During the mid-morning focal follow on the beaked whale group, we demonstrated again an effective capability to integrate information received from our visual and acoustic teams to position the ship relative to animals while adjusting for other environmental factors as well. In the figure here, you can see the track of the ship as the orange symbols in a line beginning in the southwest (lower left) section of this GIS plot; the closer together the symbols the slower the ship and the further apart the faster the ship. As we moved to the northeast, we had a visual sighting (red C1) of a beaked whale, identified as a single animal. We continued forward and had a subsequent acoustic detection of beaked whales (seen as the pink circle on top of the ship's track) and an approximate bearing to the animals ahead of and to the starboard (right) side. About 25 minutes later we had two good visual sightings of a group of three beaked whales (red C2 and C3) at the surface and had clear direction bearing (heading) for them to the northeast (direction of arrows). The animals then did a shallow dive that we expected would take another 15-30 minutes. Now we had a choice - and a problem. It was still morning at this point. The sun was coming up in the southeast and there was a serious glare on the sea that would prove difficult for our visual observers if we did not adjust the position of the ship relative to the whales. So we turned toward the sightings, sped up significantly (note the orange symbols spacing out), and cut behind them while maintaining acoustic detection. This maneuver worked perfectly as we passed them and then slowed down, turning to the north while continuing to hear them now off our port (left) side (additional small pink circles along ship track). The two purple lines show two of the acoustic bearings which predict direction to the animals underwater; they are close enough in time that where they cross is an estimated location. Using the sighting location, visual bearing, and these acoustic bearings, we had a good prediction of where they were and where they might come up. Now we had the sun on our stern (back) and also a better orientation to the significant current from the east as well. Ultimately we were precluded from seeing them come up despite, being in an ideal position, because throughout this maneuver the wind jumped from 5 to 15+ knots. Nevertheless, this kind of fairly complex tracking with integrated visual and acoustic information - reading the animals using these tools and orienting ourselves correctly relative to the sun and the current - demonstrates that everything is working together quite well.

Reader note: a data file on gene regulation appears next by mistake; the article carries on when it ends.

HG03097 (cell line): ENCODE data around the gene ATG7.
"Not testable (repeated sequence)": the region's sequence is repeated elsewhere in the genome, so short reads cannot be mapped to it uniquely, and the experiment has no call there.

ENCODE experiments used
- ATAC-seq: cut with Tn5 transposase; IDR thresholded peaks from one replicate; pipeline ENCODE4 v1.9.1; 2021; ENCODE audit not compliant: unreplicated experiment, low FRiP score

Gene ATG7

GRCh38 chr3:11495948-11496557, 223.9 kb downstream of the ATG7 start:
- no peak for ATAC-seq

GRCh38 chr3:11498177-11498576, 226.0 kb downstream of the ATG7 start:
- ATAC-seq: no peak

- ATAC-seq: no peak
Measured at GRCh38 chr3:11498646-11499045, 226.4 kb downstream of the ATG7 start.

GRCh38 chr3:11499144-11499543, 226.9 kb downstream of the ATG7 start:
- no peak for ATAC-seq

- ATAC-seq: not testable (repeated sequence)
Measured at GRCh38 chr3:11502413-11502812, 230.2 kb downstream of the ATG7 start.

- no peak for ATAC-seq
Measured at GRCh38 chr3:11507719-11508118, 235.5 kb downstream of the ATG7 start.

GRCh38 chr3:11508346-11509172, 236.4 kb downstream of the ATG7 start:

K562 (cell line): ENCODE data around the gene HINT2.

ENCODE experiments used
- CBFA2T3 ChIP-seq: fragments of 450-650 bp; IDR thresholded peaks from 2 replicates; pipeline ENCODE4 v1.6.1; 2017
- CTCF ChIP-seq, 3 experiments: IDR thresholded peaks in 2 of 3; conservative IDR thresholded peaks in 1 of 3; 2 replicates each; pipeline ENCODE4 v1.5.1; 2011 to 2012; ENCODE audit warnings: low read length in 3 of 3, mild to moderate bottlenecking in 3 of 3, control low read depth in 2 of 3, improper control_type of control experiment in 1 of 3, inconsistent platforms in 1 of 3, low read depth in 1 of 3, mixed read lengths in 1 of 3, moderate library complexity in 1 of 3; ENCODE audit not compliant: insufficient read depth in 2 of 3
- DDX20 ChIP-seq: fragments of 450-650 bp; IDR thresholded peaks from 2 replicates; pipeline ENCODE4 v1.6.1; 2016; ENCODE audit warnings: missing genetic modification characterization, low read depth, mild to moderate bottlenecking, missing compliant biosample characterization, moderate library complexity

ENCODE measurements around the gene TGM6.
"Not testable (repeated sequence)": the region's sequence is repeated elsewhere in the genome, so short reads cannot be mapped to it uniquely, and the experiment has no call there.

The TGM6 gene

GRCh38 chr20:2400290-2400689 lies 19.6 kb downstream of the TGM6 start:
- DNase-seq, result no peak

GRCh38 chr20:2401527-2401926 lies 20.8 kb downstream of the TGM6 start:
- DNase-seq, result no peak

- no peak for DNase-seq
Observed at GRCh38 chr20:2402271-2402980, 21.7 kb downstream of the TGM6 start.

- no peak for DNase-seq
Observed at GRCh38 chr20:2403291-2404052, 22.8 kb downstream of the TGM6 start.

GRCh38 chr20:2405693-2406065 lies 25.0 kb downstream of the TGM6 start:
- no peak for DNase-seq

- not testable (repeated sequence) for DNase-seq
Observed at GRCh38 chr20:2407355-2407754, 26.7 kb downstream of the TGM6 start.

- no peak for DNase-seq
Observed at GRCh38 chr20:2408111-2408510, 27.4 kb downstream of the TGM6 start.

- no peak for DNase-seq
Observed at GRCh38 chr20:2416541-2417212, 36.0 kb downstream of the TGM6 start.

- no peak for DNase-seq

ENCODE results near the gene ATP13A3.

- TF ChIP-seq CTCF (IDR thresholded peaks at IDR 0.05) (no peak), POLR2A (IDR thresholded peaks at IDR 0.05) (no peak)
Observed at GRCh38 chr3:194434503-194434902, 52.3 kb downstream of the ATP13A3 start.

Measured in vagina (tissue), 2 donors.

The wind is dropping this evening and we hope to catch a nice calm window tomorrow as the wind switches from the east to the west. If we get flat seas we know the animals are here and that we are ready.